Although some of the examples which follow will be given with reference to inputs on touch screen display 112 (where the touch-sensitive surface and the display are combined), in some embodiments, the device detects inputs on a touch-sensitive surface that is separate from the display, as shown in FIG. 4B. In some embodiments, the touch-sensitive surface (e.g., 451 in FIG. 4B) has a primary axis (e.g., 452 in FIG. 4B) that corresponds to a primary axis (e.g., 453 in FIG. 4B) on the display (e.g., 450). In accordance with these embodiments, the device detects contacts (e.g., 460 and 462 in FIG. 4B) with the touch-sensitive surface 451 at locations that correspond to respective locations on the display (e.g., in FIG. 4B, 460 corresponds to 468 and 462 corresponds to 470). In this way, user inputs (e.g., contacts 460 and 462, and movements thereof) detected by the device on the touch-sensitive surface (e.g., 451 in FIG. 4B) are used by the device to manipulate the user interface on the display (e.g., 450 in FIG. 4B) of the multifunction device when the touch-sensitive surface is separate from the display. It should be understood that similar methods are, optionally, used for other user interfaces described herein.

Additionally, while the following examples are given primarily with reference to finger inputs (e.g., finger contacts, finger tap gestures, finger swipe gestures), it should be understood that, in some embodiments, one or more of the finger inputs are replaced with input from another input device (e.g., a mouse-based input or stylus input). For example, a swipe gesture is, optionally, replaced with a mouse click (e.g., instead of a contact) followed by movement of the cursor along the path of the swipe (e.g., instead of movement of the contact). As another example, a tap gesture is, optionally, replaced with a mouse click while the cursor is located over the location of the tap gesture (e.g., instead of detection of the contact followed by ceasing to detect the contact). Similarly, when multiple user inputs are simultaneously detected, it should be understood that multiple computer mice are, optionally, used simultaneously, or a mouse and finger contacts are, optionally, used simultaneously.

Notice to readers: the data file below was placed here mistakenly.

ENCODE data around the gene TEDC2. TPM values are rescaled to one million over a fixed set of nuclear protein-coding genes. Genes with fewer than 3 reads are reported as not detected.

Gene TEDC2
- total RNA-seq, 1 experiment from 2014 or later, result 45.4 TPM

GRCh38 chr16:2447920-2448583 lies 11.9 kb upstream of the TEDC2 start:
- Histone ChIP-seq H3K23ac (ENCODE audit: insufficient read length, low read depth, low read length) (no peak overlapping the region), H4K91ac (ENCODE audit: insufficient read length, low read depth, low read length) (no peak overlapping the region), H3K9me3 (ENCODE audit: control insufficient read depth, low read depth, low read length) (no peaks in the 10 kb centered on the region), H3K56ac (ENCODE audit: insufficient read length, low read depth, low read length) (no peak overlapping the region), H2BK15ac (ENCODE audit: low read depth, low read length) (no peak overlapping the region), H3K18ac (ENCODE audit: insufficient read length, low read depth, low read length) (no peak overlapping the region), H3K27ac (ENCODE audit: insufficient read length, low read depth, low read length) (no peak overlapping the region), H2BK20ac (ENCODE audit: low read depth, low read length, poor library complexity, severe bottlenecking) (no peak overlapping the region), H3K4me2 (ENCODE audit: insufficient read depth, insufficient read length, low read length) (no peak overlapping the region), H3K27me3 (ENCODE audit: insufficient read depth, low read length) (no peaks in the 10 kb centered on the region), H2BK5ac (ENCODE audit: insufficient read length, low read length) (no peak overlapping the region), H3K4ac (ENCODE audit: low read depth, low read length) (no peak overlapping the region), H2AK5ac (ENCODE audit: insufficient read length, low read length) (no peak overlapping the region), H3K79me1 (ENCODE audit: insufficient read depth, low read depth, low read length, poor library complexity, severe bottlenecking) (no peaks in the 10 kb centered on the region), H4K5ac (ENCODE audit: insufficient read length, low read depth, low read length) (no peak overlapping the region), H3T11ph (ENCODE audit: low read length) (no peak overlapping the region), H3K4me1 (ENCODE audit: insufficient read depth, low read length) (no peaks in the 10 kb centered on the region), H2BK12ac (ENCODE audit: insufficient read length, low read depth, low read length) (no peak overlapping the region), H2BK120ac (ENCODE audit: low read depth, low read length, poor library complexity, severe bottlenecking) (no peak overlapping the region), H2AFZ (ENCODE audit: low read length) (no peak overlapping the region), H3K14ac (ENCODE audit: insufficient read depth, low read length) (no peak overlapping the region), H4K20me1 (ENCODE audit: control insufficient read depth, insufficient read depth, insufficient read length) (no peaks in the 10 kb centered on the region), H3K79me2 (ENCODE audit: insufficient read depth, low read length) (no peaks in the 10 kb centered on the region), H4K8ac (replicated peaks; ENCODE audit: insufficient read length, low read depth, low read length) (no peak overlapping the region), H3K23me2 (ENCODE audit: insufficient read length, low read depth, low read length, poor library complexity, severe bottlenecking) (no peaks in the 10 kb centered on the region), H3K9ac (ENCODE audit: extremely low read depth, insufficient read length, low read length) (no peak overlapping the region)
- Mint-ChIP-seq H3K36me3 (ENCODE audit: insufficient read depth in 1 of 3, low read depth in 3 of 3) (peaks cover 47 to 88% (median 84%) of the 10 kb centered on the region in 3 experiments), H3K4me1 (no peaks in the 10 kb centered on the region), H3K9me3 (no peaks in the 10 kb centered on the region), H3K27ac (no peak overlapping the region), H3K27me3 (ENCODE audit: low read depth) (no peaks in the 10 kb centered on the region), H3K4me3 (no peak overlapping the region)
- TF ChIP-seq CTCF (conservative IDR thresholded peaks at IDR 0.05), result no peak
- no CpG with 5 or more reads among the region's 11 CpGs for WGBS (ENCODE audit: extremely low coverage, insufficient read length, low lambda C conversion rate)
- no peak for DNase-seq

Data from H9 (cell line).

FIG. 5A illustrates exemplary personal electronic device 500. Device 500 includes body 502. In some embodiments, device 500 can include some or all of the features described with respect to devices 100 and 300 (e.g., FIGS. 1A-4B). In some embodiments, device 500 has touch-sensitive display screen 504, hereafter touch screen 504. Alternatively, or in addition to touch screen 504, device 500 has a display and a touch-sensitive surface. As with devices 100 and 300, in some embodiments, touch screen 504 (or the touch-sensitive surface) can optionally have one or more intensity sensors for detecting intensity of contacts (e.g., touches) being applied. The one or more intensity sensors of touch screen 504 (or the touch-sensitive surface) can provide output data that represents the intensity of touches. The user interface of device 500 can respond to touches based on their intensity, meaning that touches of different intensities can invoke different user interface operations on device 500.